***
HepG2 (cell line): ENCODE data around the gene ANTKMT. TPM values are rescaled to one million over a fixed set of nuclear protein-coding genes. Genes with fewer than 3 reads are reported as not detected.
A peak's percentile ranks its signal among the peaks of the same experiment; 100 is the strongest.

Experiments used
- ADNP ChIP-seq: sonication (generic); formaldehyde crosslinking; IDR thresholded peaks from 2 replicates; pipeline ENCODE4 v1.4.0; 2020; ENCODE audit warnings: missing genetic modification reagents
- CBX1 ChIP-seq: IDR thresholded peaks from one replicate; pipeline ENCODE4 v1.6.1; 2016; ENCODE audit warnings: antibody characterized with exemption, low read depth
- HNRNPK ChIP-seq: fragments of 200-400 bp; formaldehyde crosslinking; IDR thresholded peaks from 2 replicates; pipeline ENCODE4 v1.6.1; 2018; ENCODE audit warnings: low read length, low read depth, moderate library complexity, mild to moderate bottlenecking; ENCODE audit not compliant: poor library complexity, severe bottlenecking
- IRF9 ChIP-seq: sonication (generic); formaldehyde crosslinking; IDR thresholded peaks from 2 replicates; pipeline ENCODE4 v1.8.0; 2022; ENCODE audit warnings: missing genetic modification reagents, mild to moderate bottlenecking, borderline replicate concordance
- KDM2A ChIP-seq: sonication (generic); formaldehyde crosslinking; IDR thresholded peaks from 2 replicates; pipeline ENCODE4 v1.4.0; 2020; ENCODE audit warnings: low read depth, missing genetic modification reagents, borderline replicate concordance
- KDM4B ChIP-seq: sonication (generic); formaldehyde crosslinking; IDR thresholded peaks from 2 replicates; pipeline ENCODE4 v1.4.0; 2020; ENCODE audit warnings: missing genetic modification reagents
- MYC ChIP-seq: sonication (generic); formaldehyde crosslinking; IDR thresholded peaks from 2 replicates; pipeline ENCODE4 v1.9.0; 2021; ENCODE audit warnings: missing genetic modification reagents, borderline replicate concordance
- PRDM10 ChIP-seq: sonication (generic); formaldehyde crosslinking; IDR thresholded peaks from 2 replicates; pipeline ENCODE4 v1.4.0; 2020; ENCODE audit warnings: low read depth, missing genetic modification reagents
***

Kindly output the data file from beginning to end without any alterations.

HepG2 (cell line): ENCODE data around the gene ANTKMT. TPM values are rescaled to one million over a fixed set of nuclear protein-coding genes. Genes with fewer than 3 reads are reported as not detected.
A peak's percentile ranks its signal among the peaks of the same experiment; 100 is the strongest.

Experiments used
- ADNP ChIP-seq: sonication (generic); formaldehyde crosslinking; IDR thresholded peaks from 2 replicates; pipeline ENCODE4 v1.4.0; 2020; ENCODE audit warnings: missing genetic modification reagents
- CBX1 ChIP-seq: IDR thresholded peaks from one replicate; pipeline ENCODE4 v1.6.1; 2016; ENCODE audit warnings: antibody characterized with exemption, low read depth
- HNRNPK ChIP-seq: fragments of 200-400 bp; formaldehyde crosslinking; IDR thresholded peaks from 2 replicates; pipeline ENCODE4 v1.6.1; 2018; ENCODE audit warnings: low read length, low read depth, moderate library complexity, mild to moderate bottlenecking; ENCODE audit not compliant: poor library complexity, severe bottlenecking
- IRF9 ChIP-seq: sonication (generic); formaldehyde crosslinking; IDR thresholded peaks from 2 replicates; pipeline ENCODE4 v1.8.0; 2022; ENCODE audit warnings: missing genetic modification reagents, mild to moderate bottlenecking, borderline replicate concordance
- KDM2A ChIP-seq: sonication (generic); formaldehyde crosslinking; IDR thresholded peaks from 2 replicates; pipeline ENCODE4 v1.4.0; 2020; ENCODE audit warnings: low read depth, missing genetic modification reagents, borderline replicate concordance
- KDM4B ChIP-seq: sonication (generic); formaldehyde crosslinking; IDR thresholded peaks from 2 replicates; pipeline ENCODE4 v1.4.0; 2020; ENCODE audit warnings: missing genetic modification reagents
- MYC ChIP-seq: sonication (generic); formaldehyde crosslinking; IDR thresholded peaks from 2 replicates; pipeline ENCODE4 v1.9.0; 2021; ENCODE audit warnings: missing genetic modification reagents, borderline replicate concordance
- PRDM10 ChIP-seq: sonication (generic); formaldehyde crosslinking; IDR thresholded peaks from 2 replicates; pipeline ENCODE4 v1.4.0; 2020; ENCODE audit warnings: low read depth, missing genetic modification reagents